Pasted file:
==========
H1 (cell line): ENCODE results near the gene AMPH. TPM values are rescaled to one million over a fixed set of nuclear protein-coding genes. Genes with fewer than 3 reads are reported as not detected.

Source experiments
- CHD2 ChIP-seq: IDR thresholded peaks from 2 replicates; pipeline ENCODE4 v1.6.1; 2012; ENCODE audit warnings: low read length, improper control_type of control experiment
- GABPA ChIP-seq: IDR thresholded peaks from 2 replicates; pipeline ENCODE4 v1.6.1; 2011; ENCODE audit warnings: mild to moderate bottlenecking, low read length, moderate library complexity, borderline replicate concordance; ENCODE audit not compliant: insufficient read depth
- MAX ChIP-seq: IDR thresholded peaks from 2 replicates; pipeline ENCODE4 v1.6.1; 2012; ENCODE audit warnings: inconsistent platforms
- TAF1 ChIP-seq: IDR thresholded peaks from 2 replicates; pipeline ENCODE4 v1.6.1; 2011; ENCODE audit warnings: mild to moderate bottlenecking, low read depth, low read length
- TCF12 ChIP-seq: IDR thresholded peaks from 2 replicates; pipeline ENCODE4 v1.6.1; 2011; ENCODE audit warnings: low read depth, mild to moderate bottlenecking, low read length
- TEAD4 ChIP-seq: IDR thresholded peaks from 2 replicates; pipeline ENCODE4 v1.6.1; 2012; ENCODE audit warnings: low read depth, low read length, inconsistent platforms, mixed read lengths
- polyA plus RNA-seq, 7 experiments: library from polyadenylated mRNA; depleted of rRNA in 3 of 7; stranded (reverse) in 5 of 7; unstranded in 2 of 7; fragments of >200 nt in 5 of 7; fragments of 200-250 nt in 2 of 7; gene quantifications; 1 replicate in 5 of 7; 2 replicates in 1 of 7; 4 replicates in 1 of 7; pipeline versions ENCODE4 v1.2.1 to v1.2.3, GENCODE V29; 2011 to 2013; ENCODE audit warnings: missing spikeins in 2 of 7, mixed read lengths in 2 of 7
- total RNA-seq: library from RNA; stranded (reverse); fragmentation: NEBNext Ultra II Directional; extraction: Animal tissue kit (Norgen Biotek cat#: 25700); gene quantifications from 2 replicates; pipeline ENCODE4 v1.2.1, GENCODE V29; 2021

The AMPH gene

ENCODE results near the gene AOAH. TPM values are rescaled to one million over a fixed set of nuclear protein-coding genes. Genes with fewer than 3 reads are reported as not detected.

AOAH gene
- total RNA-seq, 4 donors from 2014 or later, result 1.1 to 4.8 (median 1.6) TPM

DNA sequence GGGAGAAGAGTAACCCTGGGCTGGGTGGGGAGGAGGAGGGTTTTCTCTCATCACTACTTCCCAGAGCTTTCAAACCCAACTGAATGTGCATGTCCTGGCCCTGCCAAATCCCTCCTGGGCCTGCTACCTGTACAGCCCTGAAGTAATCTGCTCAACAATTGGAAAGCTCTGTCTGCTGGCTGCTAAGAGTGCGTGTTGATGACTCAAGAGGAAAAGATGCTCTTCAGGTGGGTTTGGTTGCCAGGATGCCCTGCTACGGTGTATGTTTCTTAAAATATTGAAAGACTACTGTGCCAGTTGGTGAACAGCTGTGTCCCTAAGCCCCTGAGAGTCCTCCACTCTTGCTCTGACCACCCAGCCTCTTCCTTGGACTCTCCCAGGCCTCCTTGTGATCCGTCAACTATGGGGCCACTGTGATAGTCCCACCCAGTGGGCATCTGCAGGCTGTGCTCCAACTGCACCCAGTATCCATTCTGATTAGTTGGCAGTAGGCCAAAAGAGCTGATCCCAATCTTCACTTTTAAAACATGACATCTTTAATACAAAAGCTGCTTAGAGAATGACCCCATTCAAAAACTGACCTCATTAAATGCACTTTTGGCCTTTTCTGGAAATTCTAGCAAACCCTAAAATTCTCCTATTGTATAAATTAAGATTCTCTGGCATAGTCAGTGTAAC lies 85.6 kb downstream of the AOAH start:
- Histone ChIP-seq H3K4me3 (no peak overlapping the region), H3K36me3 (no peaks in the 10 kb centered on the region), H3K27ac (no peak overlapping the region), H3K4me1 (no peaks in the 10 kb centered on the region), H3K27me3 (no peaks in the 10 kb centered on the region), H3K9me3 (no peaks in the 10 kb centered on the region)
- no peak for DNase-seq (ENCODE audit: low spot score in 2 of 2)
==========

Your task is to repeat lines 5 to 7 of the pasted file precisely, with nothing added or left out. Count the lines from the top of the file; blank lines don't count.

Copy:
- MAX ChIP-seq: IDR thresholded peaks from 2 replicates; pipeline ENCODE4 v1.6.1; 2012; ENCODE audit warnings: inconsistent platforms
- TAF1 ChIP-seq: IDR thresholded peaks from 2 replicates; pipeline ENCODE4 v1.6.1; 2011; ENCODE audit warnings: mild to moderate bottlenecking, low read depth, low read length
- TCF12 ChIP-seq: IDR thresholded peaks from 2 replicates; pipeline ENCODE4 v1.6.1; 2011; ENCODE audit warnings: low read depth, mild to moderate bottlenecking, low read length